“We’re going to have a thousand kids this year in early childhood programs. We have organizations that are working in something like 12 or 14 schools. We’ve got five hundred volunteers of all kinds. And we actually have cases. From the very beginning it’s been shown that if we get a hold of a child, even after this bad beginning, and mentor him properly we can get him higher up in the education scale.  In All Our Kids we have 40 kids in college, 50 that have graduated, several with master’s degrees, and every one of those kids was a kid at risk. So we know what to do if we work hard enough on it. What we have to overcome is the kid who doesn’t think he’s so hot. At home an impoverished child often gets put down, diminishing his ego. We have to overcome that, and that’s one of the things we really try to do.”

Mary Holland recognized there must be a continuum of support in place all through a student’s development. Dick said that’s why she encouraged the merger between Winners Circle, whose focus is on elementary school students, and All Our Kids, whose focus is on junior high and high school students.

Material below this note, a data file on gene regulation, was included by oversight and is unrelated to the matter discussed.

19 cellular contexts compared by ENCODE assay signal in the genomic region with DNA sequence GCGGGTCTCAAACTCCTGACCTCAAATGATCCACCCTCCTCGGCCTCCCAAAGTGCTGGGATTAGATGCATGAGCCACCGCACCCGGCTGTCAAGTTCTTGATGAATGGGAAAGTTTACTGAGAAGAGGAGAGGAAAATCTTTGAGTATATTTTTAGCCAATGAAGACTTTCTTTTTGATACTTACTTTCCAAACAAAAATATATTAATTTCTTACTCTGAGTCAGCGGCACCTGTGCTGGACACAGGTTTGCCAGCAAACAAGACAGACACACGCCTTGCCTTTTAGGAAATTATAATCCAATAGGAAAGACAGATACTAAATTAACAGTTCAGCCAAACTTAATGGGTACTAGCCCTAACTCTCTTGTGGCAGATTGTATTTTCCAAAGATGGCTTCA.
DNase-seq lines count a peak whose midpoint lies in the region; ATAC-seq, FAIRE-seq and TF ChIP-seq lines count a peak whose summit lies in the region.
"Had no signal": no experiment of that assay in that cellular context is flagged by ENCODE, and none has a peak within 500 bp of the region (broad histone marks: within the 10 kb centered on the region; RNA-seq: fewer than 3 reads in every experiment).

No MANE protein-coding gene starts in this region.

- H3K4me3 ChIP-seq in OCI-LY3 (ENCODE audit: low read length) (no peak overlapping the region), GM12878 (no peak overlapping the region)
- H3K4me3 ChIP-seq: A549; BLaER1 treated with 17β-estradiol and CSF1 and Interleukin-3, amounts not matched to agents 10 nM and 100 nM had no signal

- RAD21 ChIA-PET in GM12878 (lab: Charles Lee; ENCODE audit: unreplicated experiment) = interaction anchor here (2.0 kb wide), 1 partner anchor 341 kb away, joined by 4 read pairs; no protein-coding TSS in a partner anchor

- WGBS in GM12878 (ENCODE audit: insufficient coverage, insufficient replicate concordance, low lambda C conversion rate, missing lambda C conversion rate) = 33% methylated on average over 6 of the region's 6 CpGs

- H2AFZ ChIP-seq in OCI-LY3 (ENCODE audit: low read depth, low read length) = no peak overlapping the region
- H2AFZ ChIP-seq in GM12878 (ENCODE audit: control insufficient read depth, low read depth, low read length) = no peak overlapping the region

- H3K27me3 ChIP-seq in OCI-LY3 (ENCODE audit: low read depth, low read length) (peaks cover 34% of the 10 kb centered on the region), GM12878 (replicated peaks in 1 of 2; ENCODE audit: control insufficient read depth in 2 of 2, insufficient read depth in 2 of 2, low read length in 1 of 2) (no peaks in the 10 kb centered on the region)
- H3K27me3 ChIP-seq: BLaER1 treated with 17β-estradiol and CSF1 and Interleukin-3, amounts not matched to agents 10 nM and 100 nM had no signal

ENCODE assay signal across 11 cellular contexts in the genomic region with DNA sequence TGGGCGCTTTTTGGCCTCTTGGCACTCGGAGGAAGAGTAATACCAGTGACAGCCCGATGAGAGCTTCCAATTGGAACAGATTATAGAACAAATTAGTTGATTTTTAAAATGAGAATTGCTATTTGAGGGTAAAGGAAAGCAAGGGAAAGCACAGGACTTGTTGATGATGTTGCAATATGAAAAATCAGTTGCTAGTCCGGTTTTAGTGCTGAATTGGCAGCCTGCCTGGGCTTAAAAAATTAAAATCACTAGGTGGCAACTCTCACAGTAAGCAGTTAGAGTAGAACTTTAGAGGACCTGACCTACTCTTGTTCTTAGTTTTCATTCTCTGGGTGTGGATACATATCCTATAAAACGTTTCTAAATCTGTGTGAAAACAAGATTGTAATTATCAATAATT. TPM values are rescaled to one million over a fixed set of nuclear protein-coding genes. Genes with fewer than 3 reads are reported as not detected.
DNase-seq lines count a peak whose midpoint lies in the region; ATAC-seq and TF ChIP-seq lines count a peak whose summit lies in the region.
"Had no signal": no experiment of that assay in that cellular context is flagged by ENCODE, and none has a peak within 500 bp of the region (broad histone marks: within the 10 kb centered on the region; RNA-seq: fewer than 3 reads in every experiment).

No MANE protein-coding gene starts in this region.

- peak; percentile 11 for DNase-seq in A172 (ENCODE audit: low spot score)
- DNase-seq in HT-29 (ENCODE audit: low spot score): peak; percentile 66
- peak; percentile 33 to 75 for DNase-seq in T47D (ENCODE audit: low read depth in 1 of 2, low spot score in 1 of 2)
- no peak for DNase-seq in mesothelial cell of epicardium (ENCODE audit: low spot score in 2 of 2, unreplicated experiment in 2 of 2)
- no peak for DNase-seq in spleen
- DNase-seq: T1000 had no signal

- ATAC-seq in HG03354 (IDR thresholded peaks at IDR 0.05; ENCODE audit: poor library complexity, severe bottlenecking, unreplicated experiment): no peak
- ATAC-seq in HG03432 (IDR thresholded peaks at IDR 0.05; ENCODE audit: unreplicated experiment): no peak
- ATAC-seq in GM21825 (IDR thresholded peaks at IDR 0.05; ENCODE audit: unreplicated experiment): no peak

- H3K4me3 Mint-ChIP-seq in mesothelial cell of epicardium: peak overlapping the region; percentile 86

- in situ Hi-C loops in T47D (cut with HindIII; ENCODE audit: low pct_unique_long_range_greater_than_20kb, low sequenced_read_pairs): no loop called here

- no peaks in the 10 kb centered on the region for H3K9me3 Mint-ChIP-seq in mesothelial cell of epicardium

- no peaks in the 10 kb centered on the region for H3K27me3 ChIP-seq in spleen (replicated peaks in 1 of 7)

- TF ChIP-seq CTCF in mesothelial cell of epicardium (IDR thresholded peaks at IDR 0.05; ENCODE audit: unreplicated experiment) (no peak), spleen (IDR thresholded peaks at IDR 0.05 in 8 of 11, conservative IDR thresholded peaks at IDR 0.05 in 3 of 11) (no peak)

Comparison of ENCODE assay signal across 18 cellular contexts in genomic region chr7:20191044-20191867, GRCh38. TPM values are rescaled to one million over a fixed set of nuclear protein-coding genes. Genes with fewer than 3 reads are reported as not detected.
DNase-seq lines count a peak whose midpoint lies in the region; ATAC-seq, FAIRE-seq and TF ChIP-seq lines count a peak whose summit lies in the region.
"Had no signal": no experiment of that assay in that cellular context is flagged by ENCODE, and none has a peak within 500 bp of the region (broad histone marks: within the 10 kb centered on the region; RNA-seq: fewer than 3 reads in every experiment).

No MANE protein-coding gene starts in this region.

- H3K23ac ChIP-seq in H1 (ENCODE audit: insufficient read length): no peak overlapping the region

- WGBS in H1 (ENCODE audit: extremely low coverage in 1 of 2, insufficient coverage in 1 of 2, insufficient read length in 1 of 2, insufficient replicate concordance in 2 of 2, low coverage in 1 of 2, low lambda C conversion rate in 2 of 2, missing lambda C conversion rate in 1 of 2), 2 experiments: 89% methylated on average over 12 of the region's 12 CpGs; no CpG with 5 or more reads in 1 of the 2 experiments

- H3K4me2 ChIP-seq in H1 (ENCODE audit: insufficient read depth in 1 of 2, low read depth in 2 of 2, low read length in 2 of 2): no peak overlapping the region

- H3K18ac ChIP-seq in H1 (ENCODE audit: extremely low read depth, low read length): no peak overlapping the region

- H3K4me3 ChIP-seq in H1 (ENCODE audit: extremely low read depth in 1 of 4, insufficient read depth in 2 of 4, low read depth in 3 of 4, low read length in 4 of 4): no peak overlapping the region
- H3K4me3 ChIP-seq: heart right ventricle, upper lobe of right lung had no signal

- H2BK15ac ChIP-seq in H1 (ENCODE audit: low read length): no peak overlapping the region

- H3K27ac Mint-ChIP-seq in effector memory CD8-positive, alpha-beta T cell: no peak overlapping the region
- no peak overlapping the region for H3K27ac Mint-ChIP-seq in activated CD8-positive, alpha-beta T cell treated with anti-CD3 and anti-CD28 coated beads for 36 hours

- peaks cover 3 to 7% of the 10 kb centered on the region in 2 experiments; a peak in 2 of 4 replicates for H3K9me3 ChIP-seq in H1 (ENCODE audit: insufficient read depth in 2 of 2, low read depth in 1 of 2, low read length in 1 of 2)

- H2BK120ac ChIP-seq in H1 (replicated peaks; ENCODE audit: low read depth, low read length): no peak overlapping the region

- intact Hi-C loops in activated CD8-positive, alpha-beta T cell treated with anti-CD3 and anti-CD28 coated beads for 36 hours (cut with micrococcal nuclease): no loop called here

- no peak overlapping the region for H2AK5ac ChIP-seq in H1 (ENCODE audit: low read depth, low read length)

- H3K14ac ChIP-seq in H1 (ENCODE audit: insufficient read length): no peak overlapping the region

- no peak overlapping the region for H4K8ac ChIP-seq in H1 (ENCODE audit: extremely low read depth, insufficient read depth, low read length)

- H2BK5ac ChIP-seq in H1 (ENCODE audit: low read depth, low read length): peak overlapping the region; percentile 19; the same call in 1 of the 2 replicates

“We’re trying to take those kids all the way through the 11th grade, taking them every where and teaching them what college requires, what businesses are like, exposing them to the world,” he said. “Bright Futures is not a five or six year program, it’s a 15-year program. It’s gotta be done like that.”

The idea is to get kids on the right track and keep them there. Getting kids to believe in themselves is a big part of it. “If you don’t have a lot of self-confidence you don’t try things, and we try to overcome that. With some kids it works. Some find out, I’m better than I thought, I can do that.”

The goal is qualifying students for college and their attaining a higher education degree. Towards that end, Bright Futures works with students from 12th grade through college.

“We follow you there,” said Holland. “We’ve set up things in universities to help people. We’re still trying to bring it all together. It’s an effort to refresh, restore, make them understand what they have to achieve in order to do anything in life.”

Enough funding is in place that cost is not an issue for Bright Futures students.